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Asbestos in Schools

Misleading Statements
by Councils, and other authorities

(References shown by numbers in the text are at the foot of the page)


Misleading Statement:
Asbestos will be Removed during Refurbishments

The following statement has been made by Ministers and Local Authorities:
“Major refurbishments undertaken under BSF would normally include the removal of all asbestos, and any deteriorating material would normally be identified by a type 2 survey and removed.” (1)

This is probably true but it is also misleading because:

The evidence is that most schools will not have their asbestos removed.

This is because the Government policy is that “If asbestos is in good condition and not likely to be disturbed then it is usually safer to manage it than it is to remove it.” Consequently the asbestos does not have to be removed during refurbishment.

This was confirmed by the Schools Minister who was asked in a Parliamentary question :

“If he will require all asbestos to be removed from school buildings during refurbishment projects undertaken as part of the Building Schools for the Future programme.

He replied that:

“There is no requirement to remove asbestos from buildings during refurbishment.

The Control of Asbestos at Work Regulations ... do not require the automatic removal of Asbestos Containing Materials

If the material is in good condition and will not be disturbed then it does not pose a health risk and it is usually safer to leave it in place and manage it. If the material is damaged or is likely to be disturbed and it cannot be repaired or protected, it should be removed. (2)

In a recent Parliamentary debate, 25th March 2009, the DCSF Minister stated that all asbestos would normally be removed in BSF major refurbishments but she failed to mention primary school policy.  About a third of the 3,400 secondary schools will have a major refurbishment, about half will be rebuilt and the remainder will be partially refurbished.  Whereas only 5% of the 20,400 primary schools will be replaced, less than half will be refurbished and the remainder will have minor works undertaken.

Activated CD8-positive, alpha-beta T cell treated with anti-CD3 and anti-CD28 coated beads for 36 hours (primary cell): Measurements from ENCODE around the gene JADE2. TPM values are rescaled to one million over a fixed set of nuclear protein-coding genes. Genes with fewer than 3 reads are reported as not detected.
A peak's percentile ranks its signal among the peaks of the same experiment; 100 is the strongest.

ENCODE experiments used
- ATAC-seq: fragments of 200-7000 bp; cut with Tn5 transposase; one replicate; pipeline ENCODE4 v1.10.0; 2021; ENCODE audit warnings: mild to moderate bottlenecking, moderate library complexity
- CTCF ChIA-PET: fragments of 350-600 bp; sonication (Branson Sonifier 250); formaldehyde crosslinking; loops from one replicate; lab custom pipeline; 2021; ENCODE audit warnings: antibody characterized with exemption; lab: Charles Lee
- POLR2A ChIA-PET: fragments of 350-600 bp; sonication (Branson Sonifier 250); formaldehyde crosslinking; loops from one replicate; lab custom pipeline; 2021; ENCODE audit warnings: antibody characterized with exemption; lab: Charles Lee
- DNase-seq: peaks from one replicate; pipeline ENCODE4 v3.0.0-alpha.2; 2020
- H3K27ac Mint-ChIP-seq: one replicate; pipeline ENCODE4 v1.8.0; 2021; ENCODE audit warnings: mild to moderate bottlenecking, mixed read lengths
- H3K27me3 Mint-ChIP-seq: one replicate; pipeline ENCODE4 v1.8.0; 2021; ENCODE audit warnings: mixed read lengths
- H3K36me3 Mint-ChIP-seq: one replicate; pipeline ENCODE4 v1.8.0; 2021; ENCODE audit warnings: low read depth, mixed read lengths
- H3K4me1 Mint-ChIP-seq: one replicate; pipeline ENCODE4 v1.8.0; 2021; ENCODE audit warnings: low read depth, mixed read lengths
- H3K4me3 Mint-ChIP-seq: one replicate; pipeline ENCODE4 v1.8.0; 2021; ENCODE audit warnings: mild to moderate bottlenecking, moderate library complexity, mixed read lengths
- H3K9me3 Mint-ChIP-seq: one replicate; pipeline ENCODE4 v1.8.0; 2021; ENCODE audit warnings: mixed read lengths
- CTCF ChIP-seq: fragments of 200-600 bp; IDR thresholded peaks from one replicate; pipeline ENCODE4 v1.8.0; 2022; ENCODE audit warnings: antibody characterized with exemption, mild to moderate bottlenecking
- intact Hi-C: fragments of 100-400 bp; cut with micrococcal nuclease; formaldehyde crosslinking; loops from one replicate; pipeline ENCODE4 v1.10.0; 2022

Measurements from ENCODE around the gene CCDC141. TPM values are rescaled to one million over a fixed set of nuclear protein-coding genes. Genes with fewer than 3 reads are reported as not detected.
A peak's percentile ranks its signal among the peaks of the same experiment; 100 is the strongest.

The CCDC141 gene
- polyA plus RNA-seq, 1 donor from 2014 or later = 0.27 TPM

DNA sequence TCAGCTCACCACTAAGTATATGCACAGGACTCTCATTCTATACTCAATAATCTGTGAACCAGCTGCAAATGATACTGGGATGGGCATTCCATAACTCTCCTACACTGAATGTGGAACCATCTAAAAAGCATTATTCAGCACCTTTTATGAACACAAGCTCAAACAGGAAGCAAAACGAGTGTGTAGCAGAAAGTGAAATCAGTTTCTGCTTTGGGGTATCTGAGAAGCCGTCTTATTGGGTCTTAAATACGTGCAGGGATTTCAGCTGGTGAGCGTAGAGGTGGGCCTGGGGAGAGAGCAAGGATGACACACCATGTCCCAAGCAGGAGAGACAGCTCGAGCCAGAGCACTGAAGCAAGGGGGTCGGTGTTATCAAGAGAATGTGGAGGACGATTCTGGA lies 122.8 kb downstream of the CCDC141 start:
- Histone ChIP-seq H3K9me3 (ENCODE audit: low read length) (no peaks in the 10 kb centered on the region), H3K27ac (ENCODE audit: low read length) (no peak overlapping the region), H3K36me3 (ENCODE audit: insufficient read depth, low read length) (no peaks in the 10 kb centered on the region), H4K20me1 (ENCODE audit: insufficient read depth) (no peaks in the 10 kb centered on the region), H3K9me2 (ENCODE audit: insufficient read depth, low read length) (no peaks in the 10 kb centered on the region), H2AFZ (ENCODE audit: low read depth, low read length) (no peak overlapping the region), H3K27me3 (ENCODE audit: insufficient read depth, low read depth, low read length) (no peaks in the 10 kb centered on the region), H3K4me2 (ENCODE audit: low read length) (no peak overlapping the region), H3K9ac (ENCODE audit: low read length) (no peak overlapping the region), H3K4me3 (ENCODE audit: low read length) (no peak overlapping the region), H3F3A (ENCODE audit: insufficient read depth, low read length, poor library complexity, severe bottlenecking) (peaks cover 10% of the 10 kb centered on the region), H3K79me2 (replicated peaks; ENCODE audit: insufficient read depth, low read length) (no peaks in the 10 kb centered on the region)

At a meeting on 3rd June with the DCSF Minister she was asked whether asbestos will be removed from primary schools during refurbishment. DCSF stated that it is not for the Government to decide, instead the decision is left to individual local authorities.  It was also emphasised by DCSF that the primary school refurbishment would often be no more than “decoration.” 

The policy of managing rather than removing is borne out by the facts as increasingly the evidence shows that the asbestos will not be removed from primary schools unless the refurbishment is likely to disturb the asbestos. A couple of examples are as follows:

In Kent the Council Official who manages the authority’s estate gave a statement in February 2009, saying: 

“Even the schools rebuilding and refurbishment programme would not spell the complete end for asbestos in all schools and that enclosed in walls or ceilings would be left unless it posed a risk or was exposed.” (3)

In April 2009 Norfolk County Council were asked whether they would remove all asbestos during refurbishment. They replied

“Asbestos material that is not within the scope of the refurbishment project and will therefore not be affected by it, will not normally be removed....” (4)

The Government’s policy is therefore very clear, for despite the overwhelming evidence to the contrary, they stick to their flawed policy that it is safer to manage the asbestos rather than removing it.  Therefore rather than taking this golden opportunity of ridding all schools of asbestos once and for all, they instead allow the local authorities to leave it in place and manage it.

Once the schools have been refurbished with huge amounts of money, there will not be a second chance to remove the asbestos, instead it will have to be managed long into the future.  Future generations will therefore remain at risk for one failure in asbestos management, one accident or just a child running into a wall and the deadly asbestos fibres will be released once again. 

So next time an official or a Government Minister says to you “Major refurbishments undertaken under BSF would normally include the removal of all asbestos, and any deteriorating material would normally be identified by a type 2 survey and removed.”

Don’t be fooled into thinking that your child’s school is going to have all the asbestos removed, for if it is a primary school the chances are that it won’t.

Michael Lees 22 June 2009


1. The Parliamentary Under-Secretary of State for DCSF Sarah McCarthy-Fry Asbestos (Schools) Debate 25 Mar 2009

2. Minister of State for Schools, Rt Hon Jim Knight MP, Parliamentary answer 142291 25 Jun 07

4.. Letter Director of Children’s Services Norfolk County Council / Richard Bacon MP 8 Apr 2009